At the ANZAC Research Institute, one of the most trafficked areas is a courtyard that divides the office building, animal unit and laboratories. Seeing an opportunity, some ANZAC staff came up with the idea or reimagining the space to create a community garden that everyone could enjoy.
“Initially there were pebble beds with weeds growing; the plants hadn’t been looked after very well. People didn’t enjoy using the space.”
“We called a meeting for people to give us ideas for the best use of that particular space. Through extensive discussion the idea came out that if we had a community garden then everyone would feel like they had ownership of the space and could enjoy it.”
Using a limited budget, a builder was brought in to concrete a central cohesive area that would have tables and chairs, and then helped build raised beds to grow plants and herbs. Another garden bed was made around the courtyard’s prominent tree.
Vegetables like yardlong beans, lettuce, tomato and eggplant were grown. Herbs were planted like basil, thyme, oregano and chives. Lemongrass, chili peppers, a miniature citrus tree and a passionfruit vine soon sprang up. Flowers were also placed around the garden to beautify it.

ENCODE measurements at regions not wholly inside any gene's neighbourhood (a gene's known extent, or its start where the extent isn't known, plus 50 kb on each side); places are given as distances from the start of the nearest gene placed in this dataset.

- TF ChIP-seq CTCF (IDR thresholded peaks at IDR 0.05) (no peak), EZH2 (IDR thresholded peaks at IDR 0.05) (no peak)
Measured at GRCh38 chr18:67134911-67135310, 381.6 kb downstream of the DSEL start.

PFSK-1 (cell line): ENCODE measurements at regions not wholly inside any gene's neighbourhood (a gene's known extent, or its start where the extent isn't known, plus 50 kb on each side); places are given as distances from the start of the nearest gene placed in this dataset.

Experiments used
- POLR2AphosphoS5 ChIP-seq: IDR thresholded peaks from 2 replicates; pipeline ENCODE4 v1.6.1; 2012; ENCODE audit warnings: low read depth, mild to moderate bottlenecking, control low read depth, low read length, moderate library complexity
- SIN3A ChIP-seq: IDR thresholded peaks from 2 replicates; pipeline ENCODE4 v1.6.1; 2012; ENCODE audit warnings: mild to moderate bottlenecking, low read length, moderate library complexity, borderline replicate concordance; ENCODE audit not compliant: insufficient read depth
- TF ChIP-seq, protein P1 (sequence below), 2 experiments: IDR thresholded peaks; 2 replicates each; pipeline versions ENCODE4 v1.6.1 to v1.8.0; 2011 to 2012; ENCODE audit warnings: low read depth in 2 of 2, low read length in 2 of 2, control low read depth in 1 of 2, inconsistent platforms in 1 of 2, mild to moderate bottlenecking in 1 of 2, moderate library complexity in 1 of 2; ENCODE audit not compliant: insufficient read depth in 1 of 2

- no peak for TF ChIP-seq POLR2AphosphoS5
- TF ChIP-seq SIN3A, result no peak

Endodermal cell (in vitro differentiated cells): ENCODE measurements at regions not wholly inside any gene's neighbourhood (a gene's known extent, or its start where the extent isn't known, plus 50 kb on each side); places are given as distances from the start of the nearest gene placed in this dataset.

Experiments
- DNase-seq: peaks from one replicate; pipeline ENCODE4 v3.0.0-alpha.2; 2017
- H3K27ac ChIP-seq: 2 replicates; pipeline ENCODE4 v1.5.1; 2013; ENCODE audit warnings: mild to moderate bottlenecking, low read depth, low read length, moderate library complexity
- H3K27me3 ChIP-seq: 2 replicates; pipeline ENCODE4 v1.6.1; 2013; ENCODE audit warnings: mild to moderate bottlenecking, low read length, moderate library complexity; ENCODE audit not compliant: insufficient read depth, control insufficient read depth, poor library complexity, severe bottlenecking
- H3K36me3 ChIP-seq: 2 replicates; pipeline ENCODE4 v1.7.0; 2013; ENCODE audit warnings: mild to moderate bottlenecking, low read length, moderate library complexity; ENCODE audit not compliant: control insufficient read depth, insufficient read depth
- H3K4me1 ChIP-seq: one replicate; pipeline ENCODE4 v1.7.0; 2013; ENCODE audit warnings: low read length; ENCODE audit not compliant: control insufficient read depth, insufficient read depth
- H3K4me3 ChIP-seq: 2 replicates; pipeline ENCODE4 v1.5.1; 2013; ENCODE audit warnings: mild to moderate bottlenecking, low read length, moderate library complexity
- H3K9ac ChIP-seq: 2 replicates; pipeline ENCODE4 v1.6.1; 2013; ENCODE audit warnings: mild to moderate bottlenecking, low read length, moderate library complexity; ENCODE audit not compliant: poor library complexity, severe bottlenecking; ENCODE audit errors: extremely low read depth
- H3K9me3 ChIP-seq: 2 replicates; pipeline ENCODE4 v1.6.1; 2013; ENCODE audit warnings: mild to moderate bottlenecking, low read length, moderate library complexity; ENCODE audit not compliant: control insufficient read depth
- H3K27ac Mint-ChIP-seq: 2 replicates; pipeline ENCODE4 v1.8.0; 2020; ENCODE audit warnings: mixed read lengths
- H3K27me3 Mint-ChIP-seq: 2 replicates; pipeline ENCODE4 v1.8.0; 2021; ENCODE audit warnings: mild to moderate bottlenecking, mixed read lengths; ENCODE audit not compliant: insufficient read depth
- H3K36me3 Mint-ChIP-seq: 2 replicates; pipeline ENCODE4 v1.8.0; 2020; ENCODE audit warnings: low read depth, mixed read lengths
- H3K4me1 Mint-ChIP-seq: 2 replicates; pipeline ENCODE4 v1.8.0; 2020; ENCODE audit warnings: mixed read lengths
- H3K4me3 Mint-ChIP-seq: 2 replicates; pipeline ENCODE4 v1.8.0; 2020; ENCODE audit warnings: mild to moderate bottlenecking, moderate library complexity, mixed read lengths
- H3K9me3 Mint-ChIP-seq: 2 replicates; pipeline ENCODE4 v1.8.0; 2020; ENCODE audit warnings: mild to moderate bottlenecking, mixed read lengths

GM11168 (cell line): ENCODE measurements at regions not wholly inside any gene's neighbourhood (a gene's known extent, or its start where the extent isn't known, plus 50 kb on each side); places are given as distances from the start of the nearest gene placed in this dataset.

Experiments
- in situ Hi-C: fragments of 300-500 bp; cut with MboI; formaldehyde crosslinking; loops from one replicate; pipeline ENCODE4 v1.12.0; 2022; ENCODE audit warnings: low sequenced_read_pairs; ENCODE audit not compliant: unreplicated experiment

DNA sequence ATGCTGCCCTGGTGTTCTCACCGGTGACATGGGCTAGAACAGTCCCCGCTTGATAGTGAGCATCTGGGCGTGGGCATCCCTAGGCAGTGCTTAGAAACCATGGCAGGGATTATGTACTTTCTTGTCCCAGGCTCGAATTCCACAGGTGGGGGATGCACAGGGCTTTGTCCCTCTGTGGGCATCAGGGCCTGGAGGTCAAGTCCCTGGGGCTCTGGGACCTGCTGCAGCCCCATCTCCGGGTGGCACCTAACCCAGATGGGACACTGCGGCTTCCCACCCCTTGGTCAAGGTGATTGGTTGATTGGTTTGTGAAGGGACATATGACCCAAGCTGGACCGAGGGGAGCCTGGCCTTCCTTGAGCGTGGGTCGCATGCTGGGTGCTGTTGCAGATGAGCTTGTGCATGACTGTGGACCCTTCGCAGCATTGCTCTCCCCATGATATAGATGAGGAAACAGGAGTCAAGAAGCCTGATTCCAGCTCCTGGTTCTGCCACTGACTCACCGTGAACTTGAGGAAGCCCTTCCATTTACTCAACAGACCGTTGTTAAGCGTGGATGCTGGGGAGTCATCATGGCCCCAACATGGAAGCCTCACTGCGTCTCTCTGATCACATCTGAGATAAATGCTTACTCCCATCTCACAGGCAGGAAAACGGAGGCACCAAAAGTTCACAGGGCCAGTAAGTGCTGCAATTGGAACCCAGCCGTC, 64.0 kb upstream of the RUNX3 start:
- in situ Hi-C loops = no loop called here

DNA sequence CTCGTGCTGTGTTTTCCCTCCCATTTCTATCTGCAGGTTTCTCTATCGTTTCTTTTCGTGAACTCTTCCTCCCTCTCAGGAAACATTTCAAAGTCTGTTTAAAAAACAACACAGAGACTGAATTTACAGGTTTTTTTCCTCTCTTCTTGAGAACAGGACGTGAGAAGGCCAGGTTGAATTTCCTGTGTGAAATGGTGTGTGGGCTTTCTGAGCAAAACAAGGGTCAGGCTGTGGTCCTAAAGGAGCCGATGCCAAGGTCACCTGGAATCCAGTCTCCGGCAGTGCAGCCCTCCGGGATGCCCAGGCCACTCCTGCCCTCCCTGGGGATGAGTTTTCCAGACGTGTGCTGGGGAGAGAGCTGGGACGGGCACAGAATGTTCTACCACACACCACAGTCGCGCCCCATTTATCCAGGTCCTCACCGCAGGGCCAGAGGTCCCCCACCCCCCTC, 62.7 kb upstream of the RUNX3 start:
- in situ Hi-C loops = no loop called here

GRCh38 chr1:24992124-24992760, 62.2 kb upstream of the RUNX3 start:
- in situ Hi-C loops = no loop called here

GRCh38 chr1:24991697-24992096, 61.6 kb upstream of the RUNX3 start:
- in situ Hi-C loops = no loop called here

Staff and students now have a much more pleasant view when walking through the courtyard. Anyone is free to help themselves to some herbs or vegetables and often pick things out to take home for their dinner recipe. The gardening group now meets regularly, and has future plans for the courtyard garden involving using pots to grow even more things.
What started a simple idea has now transformed a courtyard, and shown what can be done with something as simple as a neglected walkway. Mark Jimenez put it simply
“It’s all an exercise in owning our own environment”.